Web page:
Getting Money Under the Table

I’m about to get into a lot of trouble.

Little did I know when I agreed to write a column for Youth Today that I’d make a lot of my friends mad at me. Or that I’d have to disclose aspects of my life most writers never reveal.

For this story to make any sense, I have to give you my political background. I’m a true blue conservative Republican. Top that with evangelical Christian – part of the right-wing conspiracy, so to speak. So far, my friends are OK with this column.

When the Democrats controlled Congress – as they did for most of about 40 years, starting in the 1950s – I always thought it was wrong that nonprofits that were their favorites got special privileges, especially money. To me, this was nothing more than privilege and even bordered on graft. Important and powerful members of Congress could give money to “worthy charities,” most often in their districts or states, if the organizations were philosophically in agreement with the senator or representative.

When the Republicans took over in 1994, I was smiling like a Cheshire cat, knowing my party would end this horrible practice of “earmarking” funds for favored organizations without competitive bidding.

Now, my friends are nervous.

Certainly, the fiscally responsible Republicans realized these are public monies that should be competed for, or at the very least voted on publicly. My party would understand that every dollar given directly by members of Congress to a charity, regardless of how good that charity was, meant one less dollar for groups competing openly for public taxpayer funds.

This practice must end. President Bush is championing a community- and faith-based initiative, trying to get federal dollars to the grassroots, where the needs are the greatest. These earmarks will increasingly soak up discretionary money and make his goal and his promise to these groups nearly impossible to achieve.

Here’s how congressional intent is hurt by earmarking: Congress establishes programs and appropriates money to address social needs. When funds within these programs are predesignated for certain organizations through earmarks, it greatly impairs the ability of career employees to plan for how to get the greatest effects through federal funding. What’s more, groups that compete for the fewer remaining dollars find the competition extremely fierce.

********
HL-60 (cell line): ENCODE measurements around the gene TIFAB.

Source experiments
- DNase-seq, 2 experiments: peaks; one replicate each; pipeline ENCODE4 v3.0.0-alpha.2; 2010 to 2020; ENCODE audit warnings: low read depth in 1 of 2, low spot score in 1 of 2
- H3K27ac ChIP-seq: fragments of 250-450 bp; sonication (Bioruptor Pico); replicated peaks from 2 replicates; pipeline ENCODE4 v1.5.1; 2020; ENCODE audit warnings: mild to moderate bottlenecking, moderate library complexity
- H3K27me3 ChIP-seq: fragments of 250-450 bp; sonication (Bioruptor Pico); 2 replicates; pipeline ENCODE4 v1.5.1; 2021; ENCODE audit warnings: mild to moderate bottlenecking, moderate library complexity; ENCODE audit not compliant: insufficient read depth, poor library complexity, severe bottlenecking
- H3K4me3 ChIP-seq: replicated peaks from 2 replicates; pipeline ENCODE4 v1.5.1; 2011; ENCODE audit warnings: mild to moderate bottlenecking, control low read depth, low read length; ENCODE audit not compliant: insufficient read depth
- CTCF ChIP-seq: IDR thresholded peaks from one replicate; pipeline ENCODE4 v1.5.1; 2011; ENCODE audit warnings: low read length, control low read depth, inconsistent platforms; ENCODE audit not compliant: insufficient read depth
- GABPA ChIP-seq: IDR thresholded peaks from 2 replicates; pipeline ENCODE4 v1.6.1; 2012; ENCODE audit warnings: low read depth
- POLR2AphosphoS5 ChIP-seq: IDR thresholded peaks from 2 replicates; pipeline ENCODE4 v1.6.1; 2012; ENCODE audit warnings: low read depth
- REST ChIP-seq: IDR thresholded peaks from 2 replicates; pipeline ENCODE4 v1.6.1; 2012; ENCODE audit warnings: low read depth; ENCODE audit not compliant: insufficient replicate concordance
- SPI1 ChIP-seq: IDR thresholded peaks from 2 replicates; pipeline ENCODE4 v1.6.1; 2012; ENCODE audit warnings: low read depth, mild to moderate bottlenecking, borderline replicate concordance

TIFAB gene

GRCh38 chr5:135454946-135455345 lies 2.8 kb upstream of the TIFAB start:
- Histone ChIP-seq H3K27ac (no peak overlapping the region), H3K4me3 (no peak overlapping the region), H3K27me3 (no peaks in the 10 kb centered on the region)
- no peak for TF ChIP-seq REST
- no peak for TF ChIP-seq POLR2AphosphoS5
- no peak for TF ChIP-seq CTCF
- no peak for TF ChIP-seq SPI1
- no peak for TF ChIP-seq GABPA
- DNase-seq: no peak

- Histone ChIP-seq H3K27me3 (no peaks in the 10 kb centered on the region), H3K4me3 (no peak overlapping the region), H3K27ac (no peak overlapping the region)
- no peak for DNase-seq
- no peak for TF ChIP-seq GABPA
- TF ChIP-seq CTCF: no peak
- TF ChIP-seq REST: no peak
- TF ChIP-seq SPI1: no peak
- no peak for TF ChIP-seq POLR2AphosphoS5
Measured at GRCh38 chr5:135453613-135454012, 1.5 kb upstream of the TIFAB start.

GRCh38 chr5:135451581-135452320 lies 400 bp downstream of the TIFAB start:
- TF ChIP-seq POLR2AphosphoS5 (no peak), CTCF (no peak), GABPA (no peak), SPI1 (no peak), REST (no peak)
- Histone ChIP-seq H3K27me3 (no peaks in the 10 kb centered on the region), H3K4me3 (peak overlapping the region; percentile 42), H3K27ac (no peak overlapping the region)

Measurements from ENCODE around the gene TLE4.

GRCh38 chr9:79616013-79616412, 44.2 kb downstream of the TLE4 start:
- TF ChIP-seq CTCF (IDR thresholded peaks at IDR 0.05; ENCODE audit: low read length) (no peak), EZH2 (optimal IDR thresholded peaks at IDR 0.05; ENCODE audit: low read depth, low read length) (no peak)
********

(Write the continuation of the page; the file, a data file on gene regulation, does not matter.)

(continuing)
Who wins? Those who are the most sophisticated about federal politicking. Who loses? Those who are new to it – dare I say, such groups as those from the faith community and communities of color and small organizations that are doing great work. Earmarking, which requires connections that many of these groups don’t have, puts them at an even greater disadvantage.

This is a growing problem, with few in power having the fortitude to step forward to stop it.

The lobbyists and professional fund-raisers have seized upon this opportunity to fatten their wallets, promising small, increasingly Republican-friendly nonprofits an easy way to get big bucks. It’s really disgusting. They write their contracts with these nonprofits cleverly, to stay within the law, but in the end, they are milking the public of valuable dollars that would otherwise go to help those in greatest need.

The answer, I’ve learned, is not to hope your party wins control of Congress. Rather, it is to support members of Congress, regardless of party affiliation, who have the integrity to say this practice is wrong. Only Sens. John McCain (R-Ariz.) and Tom Coburn (R-Okla.) have taken such a stand in the Senate, and Rep. Jeff Flake (R-Ariz.) in the House.

Bush agrees that all public money should be competed for publicly. We should encourage him to make this a bigger public issue. But Congress keeps stuffing the federal budget with even more earmarks. The next time you’re in contact with your members of Congress, explain why this practice is so harmful. It will at least show them not everyone tries to take money under the table.

As the head of an intermediary organization under the Compassion Capital Fund, I would like to tell the thousands of small, faith-based and community organizations we mentor that they’ll be playing on a level playing field when they submit proposals in response to a federal grant competition. I can’t. Some worthy groups will be denied funding because earmarks have soaked up money, and that saddens me.

If I have any friends left after they’ve read this, I hope they re-think this horrible practice and join with us to stop it.

Shepherd Smith is president of the Institute for Youth Development, based in Sterling, Va.


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